What is Renewable Energy?
Renewable energy sources can be replenished in a short period of time. These abundant and sustainable energy sources can be used to curb our need for fossil fuels. This will ensure energy independence and protect the great American outdoors that we all enjoy.
America needs more and more energy every year, whether it is fuel to create electricity or fuel for our transportation vehicles. We have all heard the debates raging in the political realm about whether or not we should drill offshore and in the Arctic National Wildlife Refuge to help America become more energy independent. While politicians debate over this issue, they lose sight of alternatives to oil, like wind, solar, geothermal and hydro power. America will not be energy independent if all resources are used to exploit every last drop of oil on American soil. Non-renewable resources do not provide for America’s long-term energy needs.
Why don’t we use more Renewable Energy:
In the past, low fossil fuel prices, especially for natural gas, have made it difficult for renewable fuels to compete. The use of renewable sources is also limited by the fact that they are not always available. For example, cloudy days reduce solar energy; calm days mean no wind blows to drive wind turbines; droughts reduce water availability to produce hydroelectricity. With oil prices higher than ever, alternatives to these fossil fuels make renewable energy ever more appealing.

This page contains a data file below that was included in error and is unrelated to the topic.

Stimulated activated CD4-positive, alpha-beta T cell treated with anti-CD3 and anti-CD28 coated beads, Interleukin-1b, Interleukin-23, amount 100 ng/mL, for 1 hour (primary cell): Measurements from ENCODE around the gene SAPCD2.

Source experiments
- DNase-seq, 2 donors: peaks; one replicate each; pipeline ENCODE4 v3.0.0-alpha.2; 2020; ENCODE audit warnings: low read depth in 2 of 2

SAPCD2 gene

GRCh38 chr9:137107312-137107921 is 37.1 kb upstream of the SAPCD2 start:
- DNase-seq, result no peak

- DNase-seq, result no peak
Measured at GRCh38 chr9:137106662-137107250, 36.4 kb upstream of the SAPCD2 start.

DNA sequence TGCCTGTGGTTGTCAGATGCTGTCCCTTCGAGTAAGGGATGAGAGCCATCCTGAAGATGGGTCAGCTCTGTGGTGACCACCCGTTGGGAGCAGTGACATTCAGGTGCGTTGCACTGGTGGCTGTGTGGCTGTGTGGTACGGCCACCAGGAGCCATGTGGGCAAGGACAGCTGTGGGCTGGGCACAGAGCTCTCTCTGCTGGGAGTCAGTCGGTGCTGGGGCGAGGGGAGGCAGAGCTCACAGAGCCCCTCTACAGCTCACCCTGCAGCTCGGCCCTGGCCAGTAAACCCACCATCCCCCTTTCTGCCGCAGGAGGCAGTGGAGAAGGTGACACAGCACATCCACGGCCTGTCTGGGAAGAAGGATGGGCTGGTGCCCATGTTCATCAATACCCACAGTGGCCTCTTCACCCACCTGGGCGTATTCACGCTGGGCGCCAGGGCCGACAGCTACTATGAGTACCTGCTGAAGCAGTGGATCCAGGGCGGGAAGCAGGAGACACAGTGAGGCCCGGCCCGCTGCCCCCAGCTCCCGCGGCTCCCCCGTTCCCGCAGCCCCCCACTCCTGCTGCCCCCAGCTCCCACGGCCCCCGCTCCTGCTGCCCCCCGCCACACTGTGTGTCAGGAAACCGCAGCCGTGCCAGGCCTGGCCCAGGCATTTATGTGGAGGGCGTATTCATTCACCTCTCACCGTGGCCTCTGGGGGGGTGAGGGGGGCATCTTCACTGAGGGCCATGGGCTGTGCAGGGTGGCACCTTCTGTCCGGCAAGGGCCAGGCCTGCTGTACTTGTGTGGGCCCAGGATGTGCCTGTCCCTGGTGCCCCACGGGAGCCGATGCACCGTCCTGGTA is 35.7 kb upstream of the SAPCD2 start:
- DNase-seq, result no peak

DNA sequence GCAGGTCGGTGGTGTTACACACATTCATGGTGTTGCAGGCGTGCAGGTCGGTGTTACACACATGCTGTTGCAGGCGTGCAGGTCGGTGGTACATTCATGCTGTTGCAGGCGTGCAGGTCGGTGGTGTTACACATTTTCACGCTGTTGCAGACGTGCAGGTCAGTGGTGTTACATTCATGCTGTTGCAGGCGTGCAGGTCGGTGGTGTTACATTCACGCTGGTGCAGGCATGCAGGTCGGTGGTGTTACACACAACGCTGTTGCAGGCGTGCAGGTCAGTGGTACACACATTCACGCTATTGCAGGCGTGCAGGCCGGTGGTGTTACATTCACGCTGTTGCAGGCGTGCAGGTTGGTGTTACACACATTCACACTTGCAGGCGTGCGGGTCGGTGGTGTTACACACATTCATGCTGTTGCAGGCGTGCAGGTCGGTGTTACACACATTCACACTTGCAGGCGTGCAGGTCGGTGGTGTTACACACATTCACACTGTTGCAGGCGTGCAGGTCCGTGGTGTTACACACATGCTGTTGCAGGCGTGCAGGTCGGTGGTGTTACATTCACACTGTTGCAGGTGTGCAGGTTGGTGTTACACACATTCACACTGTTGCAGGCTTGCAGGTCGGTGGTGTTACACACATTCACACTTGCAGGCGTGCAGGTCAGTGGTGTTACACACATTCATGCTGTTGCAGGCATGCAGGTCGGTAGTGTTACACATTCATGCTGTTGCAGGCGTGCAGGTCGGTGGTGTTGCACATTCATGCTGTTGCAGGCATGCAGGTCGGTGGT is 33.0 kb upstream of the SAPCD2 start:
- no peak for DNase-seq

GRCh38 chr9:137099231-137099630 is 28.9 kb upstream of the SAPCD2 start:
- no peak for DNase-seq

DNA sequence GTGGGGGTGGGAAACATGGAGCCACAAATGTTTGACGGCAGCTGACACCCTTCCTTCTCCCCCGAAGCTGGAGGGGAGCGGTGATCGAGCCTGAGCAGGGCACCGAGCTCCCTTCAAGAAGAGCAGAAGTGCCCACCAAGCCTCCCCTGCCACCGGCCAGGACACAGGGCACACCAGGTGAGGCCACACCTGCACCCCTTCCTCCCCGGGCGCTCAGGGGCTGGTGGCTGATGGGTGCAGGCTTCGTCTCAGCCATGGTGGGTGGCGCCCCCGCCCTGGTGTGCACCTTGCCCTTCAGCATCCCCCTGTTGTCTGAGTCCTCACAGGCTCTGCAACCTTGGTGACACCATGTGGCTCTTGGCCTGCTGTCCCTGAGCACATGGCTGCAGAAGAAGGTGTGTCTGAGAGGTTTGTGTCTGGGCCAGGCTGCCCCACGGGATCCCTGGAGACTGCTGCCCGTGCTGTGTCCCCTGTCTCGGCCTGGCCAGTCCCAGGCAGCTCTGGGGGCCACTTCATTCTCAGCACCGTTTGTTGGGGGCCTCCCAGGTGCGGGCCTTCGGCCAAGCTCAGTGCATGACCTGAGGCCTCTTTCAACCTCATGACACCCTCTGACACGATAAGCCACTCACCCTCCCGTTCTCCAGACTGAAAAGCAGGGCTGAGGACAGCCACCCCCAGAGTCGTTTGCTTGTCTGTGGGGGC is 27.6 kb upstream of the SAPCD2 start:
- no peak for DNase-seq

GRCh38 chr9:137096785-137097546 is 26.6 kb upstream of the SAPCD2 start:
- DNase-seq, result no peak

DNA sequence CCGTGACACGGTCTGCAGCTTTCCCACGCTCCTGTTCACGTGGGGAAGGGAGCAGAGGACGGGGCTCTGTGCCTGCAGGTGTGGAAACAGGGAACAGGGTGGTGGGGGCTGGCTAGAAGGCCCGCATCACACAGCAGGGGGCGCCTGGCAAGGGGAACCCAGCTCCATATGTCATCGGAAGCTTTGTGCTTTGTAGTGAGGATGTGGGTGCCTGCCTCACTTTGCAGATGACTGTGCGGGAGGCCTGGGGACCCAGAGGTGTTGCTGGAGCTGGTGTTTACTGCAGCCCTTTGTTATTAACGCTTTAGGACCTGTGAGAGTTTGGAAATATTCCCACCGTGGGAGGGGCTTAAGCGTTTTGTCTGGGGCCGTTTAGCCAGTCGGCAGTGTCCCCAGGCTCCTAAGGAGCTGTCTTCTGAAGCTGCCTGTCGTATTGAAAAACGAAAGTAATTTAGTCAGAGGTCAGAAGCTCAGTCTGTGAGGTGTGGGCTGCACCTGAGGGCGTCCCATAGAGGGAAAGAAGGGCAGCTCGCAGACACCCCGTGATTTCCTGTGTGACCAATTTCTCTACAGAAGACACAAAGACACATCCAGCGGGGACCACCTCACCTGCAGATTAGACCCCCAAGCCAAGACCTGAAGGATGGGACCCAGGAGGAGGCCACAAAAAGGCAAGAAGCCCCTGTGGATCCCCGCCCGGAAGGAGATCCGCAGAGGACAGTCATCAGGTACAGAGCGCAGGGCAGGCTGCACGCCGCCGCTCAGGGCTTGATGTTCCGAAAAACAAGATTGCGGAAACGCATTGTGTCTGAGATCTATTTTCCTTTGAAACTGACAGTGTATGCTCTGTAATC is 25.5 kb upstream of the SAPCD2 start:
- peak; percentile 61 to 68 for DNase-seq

The production and use of renewable fuels has grown more quickly in recent years due to higher prices for oil and natural gas, and a number of State and Federal Government incentives, including the Energy Policy Acts of 2002 and 2005. The use of renewable fuels is expected to continue to grow over the next 30 years, although we will still rely on non-renewable fuels to meet most of our energy needs.
Biomass: Energy from Plant and Animal Matter
Biomass is organic material made from plants and animals. Biomass contains stored energy from the sun. Plants absorb the sun's energy in a process called photosynthesis. The chemical energy in plants gets passed on to animals and people that eat them. We make biomass energy with wood fuels, alcohol fuels, trash, decaying crops and landfill gas. Even our trash can be used for energy!
Scientists consider biomass a renewable energy source because we can always grow more trees and crops, and waste will always exist. Some examples of biomass fuels are wood, crops, manure, and some garbage.
Check out this article in the Colorado Independent about how Vail plans to use the beetle killed tree in the Colorado Rockies as biomass for making electricity. The mountain pine beetle leaves stands of brown trees in its wake. Their populations have exploded as a result of warmer winters and competition for water. Learn more about the pine beetle here.
Solar: Energy from the Sun
The sun has produced energy for billions of years. Solar energy is the sun’s rays (solar radiation) that reach the earth. Solar energy can be converted into other forms of energy, such as heat and electricity. In the 1830s, the British astronomer John Herschel used a solar thermal collector box (a device that absorbs sunlight to collect heat) to cook food during an expedition to Africa. Today, people use the sun's energy for lots of things, including generating electricity on-campus at CU.
Solar energy can be converted to electricity in two ways:
- Photovoltaic (PV devices) or “solar cells” – change sunlight directly into electricity. PV systems are often used in remote locations that are not connected to the electric grid. They are also used to power watches, calculators, and lighted road signs.